By Bridey Heing
The question of what happens when we die—in a literal rather than philosophical sense—haunts many of us. But few have made it the focus of their life’s work like Caitlin Doughty. An advocate for shifting the conversation about the “right” way to care for deceased bodies, Doughty owns a Los Angeles funeral home and organizes events where people discuss death with a range of approaches. Her latest book, From Here to Eternity, explores death culture around the world, illuminating the many ways to hold a funerals.
Doughty describes herself as having always been interested in death, but it was after studying Medieval History that she wanted to learn in a more hands-on setting. “When I graduated from college,” she says in an interview with Paste, “I decided that I wanted to see what real dead bodies look like and how they were being taken care of and disposed of.” She found an opportunity when she got a job at a crematory, where she immediately felt a connection to the work. “It’s hard to describe to people, but really from the second that I started working at the crematory, it was like, ‘Oh, this is what I’m supposed to be doing.’”
Doughty immediately recognized that the knowledge gap between the funeral industry and the general public is significant; she says no one quite knows what happens with a body after death. So not only did she want to learn more about the American way of death, but she wanted to talk about it with others. Her first book, Smoke Gets in Your Eyes, chronicled her journey into the funeral industry. And if she needed any indication that people were willing to listen, the fact that the book was a bestseller suggests that there is a desire to learn more about what takes place behind the scenes.
Doughty received a similar response a few years earlier when she founded the Order of the Good Death, an organization dedicated to expanding our understanding of and comfort with death. The organization established a space where everyone from academics to creatives could discuss death. “I was trying to create a community around death, and over the years it has become a resource. It’s hopefully a place where the culture of silence around death can, even just for a moment, be broken.”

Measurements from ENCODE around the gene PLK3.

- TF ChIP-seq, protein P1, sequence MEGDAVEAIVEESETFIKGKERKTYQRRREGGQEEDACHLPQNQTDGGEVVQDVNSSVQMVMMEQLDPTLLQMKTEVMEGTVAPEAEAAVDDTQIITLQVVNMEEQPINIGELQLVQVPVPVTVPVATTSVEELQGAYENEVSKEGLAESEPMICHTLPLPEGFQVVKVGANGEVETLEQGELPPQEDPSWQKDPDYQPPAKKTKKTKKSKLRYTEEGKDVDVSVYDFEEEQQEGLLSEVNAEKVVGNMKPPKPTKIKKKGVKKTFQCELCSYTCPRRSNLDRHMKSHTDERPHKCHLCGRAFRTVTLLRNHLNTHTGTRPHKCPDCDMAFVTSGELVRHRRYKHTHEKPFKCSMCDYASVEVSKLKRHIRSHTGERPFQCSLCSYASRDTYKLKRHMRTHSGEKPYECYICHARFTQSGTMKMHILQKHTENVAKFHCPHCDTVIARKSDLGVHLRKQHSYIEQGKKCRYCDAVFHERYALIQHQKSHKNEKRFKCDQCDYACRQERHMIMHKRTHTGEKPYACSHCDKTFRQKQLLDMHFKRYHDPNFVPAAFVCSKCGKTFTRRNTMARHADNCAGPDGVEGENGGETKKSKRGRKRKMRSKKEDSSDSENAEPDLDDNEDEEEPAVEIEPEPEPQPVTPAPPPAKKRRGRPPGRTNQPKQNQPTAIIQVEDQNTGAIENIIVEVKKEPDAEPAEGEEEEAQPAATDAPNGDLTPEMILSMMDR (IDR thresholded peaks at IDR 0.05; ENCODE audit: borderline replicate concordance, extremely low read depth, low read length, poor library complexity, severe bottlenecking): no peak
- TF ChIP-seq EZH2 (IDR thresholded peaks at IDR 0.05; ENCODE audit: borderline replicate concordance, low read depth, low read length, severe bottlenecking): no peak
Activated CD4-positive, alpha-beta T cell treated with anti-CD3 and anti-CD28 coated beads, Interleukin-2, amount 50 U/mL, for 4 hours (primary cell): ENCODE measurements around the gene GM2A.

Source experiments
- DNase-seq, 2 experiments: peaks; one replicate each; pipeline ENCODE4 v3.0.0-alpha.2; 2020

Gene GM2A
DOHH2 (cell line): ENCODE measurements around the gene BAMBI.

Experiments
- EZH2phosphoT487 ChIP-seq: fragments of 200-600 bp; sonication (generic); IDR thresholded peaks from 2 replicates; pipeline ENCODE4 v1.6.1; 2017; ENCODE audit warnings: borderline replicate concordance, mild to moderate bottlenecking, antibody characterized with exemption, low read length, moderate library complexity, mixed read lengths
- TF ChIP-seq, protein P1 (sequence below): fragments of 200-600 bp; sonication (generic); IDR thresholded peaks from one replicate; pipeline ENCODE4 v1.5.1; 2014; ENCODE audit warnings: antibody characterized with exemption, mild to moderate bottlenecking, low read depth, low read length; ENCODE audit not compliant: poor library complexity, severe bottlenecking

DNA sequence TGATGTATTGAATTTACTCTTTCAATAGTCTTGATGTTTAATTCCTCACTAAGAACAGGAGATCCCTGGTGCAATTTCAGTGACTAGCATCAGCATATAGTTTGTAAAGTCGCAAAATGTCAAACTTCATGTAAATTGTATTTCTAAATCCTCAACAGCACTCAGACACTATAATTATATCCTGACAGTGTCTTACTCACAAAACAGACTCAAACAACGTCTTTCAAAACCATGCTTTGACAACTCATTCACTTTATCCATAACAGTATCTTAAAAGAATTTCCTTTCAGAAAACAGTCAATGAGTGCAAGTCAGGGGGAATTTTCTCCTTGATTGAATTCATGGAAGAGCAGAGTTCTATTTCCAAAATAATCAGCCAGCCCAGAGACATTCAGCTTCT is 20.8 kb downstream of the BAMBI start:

Breaking the culture of silence around death is the heart of From Here to Eternity. Each chapter focuses on one or two cultures that handle death in unique ways. In Indonesia, Doughty watched as mummies were taken out of special house-slash-tombs to be feted. In Japan, she visited hotels where families spent time with loved ones’ corpses before cremation. In Colorado, she witnessed an open-air pyre where the community came together to honor the dead. In Bolivia, she made offerings to skulls called natitas, which were dressed up and paraded in the streets during the annual festival in their honor.
Doughty’s mission with her new book is to start a conversation about death in other cultures in a way that says something about U.S. funeral culture, and she wants to communicate the significance of rituals other than our own to combat a lack of cultural relativism.
“I see over and over again people talk about American death tradition, like embalming and burial in a big vault underground, and not liking that at all,” Doughty says. “But at the same time, whenever they heard about something that goes on overseas, they’d go, ‘Ugh, that’s so disrespectful and morbid.”
From Here to Eternity humanizes rituals that might otherwise seem unfathomable. “Even the things that are so out there by our standards feels so normal when you’re there. I wanted to get across that just because it’s not what you do doesn’t mean it’s weird or morbid or should be disparaged.”
Doughty’s text about the way families interact with their deceased loved ones is incredibly moving. But she doesn’t lose sight of her own role as an outsider observing a deeply intimate ritual, and she even talks about the ways in which death tourism has become an issue in countries with well known ways of handling their dead.
“You go into it thinking, ‘I have the best intentions, I’ve spent my life researching these things.’ But the family doesn’t know that,” she says. Doughty relied on local contacts and close friends, who could make sure she didn’t overstep while families were grieving. “The places I chose to go were places I had some in, whether that was a local guide or a person I know who travels all the time to these places.”
While the book has an international focus, the message is clearly one of a domestic nature. The shadow of how the United States handles death is always present, and Doughty dips in and out of her travel narratives to contrast what she sees with what she experiences in her own work. She also questions the very foundations on which the United States has built its funeral industry, including supposed health concerns that have led to profit-driven models of post-death care that many funeral homes require.
Doughty ultimately wants to change the way we talk about and experience death for a simple reason: she regularly hears about how frustrated Americans have been with their own experiences grieving loved ones. “This is my country and my own industry that I work in and own a funeral home in, and it doesn’t seem to be working for a lot of people,” she says. “If I didn’t hear that again and again, I wouldn’t keep doing this work.”
Doughty doesn’t advocate anywhere in the book for one system over another, but she does reveal that the U.S. system as it exists is deeply flawed. Her goal is to explore better ways to handle death, and in this, From Here to Eternity succeeds.
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